Issue 8, 3/18/2006

Changin' Gears - Trading City Lights for the RV Lifestyle

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1) Trailer Towing Game
2) Boondocking Etiquette
3) Three Bedroom, Two Bath RV
4) Charlie's RV Travelogue
5) RV FAQ's & Tips

1) Trailer Towing Game 
Before we bought our first RV, a friend at work referred me to 
the trailer towing game on the Pepere web site.  The object of 
the game is to back the small trailer into a slot between three 
palm trees.  The car is driven and steered with the four arrow 
keys on the keyboard.  

The first time I tried this game in 2004, I had a very difficult 
time backing the trailer.  Now that I had a year and a half of 
experience with our fifth wheel, I can park between the three 
palm trees pretty quickly, without bumping against them.  

While there are many differences between towing this virtual 
trailer and a real one, I found it a useful teaching aid of how 
steering works when backing a trailer.  Try it and see how well 
you do.  

Play the trailer towing game here (requires Flash):

2) Boondocking Etiquette 
RVers' code of conduct when spending the night in private 
business parking lots 

Many RVers, including myself, occasionally park overnight on the 
property of generous retailers, such as Wal-Mart.  Even though 
retailers are located in urban areas (not the boonies), this 
practice has become commonly known as boondocking.  

Unfortunately, a small number of RVers overstay their welcome and 
act in an un-neighborly way.  This reflects poorly on the entire 
community of recreational vehicle travelers.  In response, an 
increasing number of retailers and communities prohibit the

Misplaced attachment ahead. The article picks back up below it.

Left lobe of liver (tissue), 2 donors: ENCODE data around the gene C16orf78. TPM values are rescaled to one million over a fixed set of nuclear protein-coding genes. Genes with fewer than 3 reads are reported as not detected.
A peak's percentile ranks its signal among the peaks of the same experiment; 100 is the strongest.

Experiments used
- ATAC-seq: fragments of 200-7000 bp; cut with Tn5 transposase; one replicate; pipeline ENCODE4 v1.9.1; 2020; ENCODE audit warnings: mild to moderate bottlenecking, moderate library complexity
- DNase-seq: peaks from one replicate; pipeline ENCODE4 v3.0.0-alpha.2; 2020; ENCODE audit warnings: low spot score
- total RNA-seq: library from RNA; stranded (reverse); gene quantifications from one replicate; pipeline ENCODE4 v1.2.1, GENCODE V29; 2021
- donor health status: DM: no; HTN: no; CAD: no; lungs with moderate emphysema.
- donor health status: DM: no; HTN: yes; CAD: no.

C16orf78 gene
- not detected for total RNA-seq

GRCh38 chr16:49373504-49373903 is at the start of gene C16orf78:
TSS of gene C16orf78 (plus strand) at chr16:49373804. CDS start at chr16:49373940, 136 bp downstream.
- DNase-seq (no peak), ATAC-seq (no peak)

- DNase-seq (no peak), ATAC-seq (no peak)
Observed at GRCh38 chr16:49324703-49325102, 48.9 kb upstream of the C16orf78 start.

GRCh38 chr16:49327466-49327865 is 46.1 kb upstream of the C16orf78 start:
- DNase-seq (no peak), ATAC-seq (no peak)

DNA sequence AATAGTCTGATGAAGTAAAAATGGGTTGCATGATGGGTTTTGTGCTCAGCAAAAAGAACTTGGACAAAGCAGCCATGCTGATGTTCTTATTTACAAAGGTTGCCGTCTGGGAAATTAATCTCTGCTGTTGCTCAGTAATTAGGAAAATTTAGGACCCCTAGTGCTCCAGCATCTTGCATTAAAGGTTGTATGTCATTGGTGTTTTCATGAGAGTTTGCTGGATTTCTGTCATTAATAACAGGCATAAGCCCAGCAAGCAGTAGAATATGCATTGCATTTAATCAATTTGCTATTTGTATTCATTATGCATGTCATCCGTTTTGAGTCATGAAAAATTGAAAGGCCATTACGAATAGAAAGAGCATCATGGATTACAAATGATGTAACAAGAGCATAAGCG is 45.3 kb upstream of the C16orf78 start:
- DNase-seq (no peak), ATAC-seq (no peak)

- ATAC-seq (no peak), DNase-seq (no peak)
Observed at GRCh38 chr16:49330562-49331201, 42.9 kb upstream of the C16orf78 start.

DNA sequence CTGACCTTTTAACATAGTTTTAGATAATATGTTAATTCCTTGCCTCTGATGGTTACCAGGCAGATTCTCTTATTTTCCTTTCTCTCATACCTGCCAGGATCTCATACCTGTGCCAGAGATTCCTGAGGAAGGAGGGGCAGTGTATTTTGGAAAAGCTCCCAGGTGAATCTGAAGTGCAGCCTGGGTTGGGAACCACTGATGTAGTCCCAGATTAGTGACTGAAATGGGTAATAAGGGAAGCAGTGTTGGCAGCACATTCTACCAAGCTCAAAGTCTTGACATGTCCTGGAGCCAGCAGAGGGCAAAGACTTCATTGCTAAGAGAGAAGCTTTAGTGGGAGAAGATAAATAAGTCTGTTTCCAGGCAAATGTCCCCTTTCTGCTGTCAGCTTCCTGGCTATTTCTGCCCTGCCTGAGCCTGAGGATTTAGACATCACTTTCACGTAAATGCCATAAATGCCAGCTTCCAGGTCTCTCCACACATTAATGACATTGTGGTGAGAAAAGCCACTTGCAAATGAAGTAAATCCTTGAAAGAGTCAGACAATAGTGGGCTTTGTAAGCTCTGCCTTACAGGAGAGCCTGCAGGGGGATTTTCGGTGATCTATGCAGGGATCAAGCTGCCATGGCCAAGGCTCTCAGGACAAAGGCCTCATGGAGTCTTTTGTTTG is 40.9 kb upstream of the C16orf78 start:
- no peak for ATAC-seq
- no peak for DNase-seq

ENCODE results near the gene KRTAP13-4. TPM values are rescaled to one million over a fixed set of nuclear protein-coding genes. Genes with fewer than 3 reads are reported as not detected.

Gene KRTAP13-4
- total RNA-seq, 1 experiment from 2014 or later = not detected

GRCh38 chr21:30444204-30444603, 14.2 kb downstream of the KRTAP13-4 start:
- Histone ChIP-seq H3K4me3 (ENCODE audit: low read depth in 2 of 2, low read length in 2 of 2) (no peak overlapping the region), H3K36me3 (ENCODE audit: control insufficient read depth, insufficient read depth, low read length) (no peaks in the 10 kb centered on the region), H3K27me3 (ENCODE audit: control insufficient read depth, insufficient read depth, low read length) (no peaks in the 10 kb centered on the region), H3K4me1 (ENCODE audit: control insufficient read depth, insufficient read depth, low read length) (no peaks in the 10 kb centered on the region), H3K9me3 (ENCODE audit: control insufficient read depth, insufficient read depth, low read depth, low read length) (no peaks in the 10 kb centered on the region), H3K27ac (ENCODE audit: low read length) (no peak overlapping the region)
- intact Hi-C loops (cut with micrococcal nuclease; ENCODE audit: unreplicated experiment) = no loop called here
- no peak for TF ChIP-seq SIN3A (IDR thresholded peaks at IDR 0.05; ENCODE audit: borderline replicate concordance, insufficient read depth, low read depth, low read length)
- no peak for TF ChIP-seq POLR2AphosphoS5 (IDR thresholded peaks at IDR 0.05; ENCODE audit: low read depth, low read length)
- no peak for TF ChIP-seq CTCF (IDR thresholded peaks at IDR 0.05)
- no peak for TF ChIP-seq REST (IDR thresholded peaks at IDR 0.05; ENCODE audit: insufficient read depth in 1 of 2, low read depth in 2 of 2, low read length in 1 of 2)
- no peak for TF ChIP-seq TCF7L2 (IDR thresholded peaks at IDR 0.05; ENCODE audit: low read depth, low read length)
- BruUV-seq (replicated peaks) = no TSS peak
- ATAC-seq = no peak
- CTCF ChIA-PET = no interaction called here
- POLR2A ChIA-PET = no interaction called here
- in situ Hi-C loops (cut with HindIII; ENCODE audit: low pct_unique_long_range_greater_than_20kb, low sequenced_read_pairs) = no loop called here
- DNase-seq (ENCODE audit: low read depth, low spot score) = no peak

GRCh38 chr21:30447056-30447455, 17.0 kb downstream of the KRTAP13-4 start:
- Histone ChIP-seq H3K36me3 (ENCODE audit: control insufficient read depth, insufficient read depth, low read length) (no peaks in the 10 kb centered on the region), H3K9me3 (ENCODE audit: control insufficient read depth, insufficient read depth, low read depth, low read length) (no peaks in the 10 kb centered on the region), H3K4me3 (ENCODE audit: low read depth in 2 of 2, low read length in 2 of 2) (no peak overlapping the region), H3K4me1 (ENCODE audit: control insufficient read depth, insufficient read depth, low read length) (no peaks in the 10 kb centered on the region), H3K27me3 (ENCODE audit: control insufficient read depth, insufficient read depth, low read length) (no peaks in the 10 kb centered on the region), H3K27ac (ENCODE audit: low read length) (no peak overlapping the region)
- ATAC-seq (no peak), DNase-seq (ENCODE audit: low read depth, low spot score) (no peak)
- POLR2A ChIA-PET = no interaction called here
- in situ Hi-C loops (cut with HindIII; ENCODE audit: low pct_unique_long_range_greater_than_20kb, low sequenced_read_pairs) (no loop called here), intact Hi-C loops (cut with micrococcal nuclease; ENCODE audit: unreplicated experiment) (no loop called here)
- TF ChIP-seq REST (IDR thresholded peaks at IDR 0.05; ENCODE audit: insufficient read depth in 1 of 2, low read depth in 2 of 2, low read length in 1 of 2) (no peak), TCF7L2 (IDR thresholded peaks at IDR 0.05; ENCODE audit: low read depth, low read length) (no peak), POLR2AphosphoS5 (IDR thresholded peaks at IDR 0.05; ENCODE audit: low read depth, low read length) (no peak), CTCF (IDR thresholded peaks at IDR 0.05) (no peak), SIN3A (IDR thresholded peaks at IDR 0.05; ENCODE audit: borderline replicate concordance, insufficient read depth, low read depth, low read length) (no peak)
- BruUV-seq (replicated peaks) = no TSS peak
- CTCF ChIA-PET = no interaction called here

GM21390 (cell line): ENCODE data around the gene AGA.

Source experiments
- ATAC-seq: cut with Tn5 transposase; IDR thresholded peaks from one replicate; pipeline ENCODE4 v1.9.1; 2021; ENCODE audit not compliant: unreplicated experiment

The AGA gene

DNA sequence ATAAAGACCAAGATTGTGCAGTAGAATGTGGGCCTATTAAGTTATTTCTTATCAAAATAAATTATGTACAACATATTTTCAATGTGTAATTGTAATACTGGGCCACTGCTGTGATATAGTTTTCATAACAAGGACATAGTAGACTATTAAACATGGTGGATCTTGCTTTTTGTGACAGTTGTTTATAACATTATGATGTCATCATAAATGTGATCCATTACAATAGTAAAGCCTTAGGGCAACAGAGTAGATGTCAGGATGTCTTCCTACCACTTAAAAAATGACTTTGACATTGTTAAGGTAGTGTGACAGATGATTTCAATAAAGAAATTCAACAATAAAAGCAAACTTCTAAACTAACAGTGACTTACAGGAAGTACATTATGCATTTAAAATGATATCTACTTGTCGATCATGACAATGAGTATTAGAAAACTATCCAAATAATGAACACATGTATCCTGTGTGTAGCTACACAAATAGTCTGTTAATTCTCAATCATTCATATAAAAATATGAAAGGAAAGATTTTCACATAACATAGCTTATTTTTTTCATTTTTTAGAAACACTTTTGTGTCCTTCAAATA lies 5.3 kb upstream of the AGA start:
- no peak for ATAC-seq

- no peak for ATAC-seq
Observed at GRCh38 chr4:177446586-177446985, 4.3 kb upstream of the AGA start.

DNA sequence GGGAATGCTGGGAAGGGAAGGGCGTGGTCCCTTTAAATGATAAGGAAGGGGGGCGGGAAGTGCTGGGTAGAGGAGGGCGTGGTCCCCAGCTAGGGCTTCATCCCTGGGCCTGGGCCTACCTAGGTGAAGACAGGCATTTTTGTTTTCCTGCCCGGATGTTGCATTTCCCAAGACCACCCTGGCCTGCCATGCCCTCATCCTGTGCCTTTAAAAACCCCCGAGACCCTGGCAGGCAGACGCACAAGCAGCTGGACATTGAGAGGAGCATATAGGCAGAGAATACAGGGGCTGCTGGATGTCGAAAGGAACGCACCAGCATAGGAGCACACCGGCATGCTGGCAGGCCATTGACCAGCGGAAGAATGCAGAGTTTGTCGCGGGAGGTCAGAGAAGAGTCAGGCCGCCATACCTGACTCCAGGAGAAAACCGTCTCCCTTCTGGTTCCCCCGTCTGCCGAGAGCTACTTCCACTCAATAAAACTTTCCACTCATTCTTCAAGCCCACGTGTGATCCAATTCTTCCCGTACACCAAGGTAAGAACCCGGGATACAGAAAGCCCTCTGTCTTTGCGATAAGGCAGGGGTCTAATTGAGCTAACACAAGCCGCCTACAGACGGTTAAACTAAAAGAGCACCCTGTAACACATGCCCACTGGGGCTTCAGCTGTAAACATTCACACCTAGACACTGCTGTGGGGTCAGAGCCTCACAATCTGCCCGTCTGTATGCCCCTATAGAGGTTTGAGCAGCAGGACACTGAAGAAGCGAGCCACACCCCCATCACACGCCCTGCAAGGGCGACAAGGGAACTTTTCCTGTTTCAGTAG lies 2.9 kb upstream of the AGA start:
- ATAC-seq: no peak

practice of overnight parking, except in licensed campgrounds.  

Read the entire article here:

3) Three Bedroom, Two Bath RV 
As the birth of our first child was drawing near, we started 
thinking about a larger RV to hold the growing family.  Our one 
bedroom fifth wheel offers plenty of room for the two of us, but 
a third person would make it tight.  

We looked at various RV models that can accommodate two adults 
and one child, and have all of the amenities needed for the 
fulltimer lifestyle.  

Read the entire page here:

4) Charlie's RV Travelogue 
My wife is a journaler; I'm not.  She is diligently writing into 
three different journals; mine is still blank.  This travelogue 
is my attempt at electronically journaling our RV travels, not 
only to help me remember, but also for anyone interested in 
following our adventure.  

Read Charlie's RV Travelogue here:

5) RV FAQ's & Tips 
A selection of RV Frequently Asked Questions & Tips from the 
Changin' Gears web site: 

What is a wide-body RV?

A wide-body RV is one with an external body width greater than 96 
inches (8 feet).  The most common wide-body widths are 100" and 
102".  On some models, equipment such as mirrors, lights, and 
awning mechanisms may extend farther than the body width.  

Most large motor homes, fifth wheels, and travels trailers being 
manufactured today are 102" wide.  The wider body permits a more 
spacious floor plan for snowbirds, fulltimers, and others with 
longer travel plans.  

Before buying a wide-body RV, be sure to check the maximum widths 
allowed on the roads in the jurisdictions you plan to travel.  

How do I calculate GCW?

Gross Combination Weight (GCW) is the actual weight of the tow 
vehicle, towed vehicle(s), and everything in them.  To calculate 
GCW, weigh each individual vehicle to get their Gross Vehicle 
Weight (GVW).  Then, add up all GVW's to get the GCW.  If a large 
truck scale is available, the GCW can be determined with a single 
weighing by driving all connected vehicles on the scale.  

How do I calculate GCWR?

Gross Combination Weight Rating (GCWR) is the maximum allowed 
weight of all connected vehicles, as established by the vehicle 
or RV manufacturer.  Therefore, GCWR cannot be calculated by the 
vehicle operator.  

Complete RV FAQ's & Tips:

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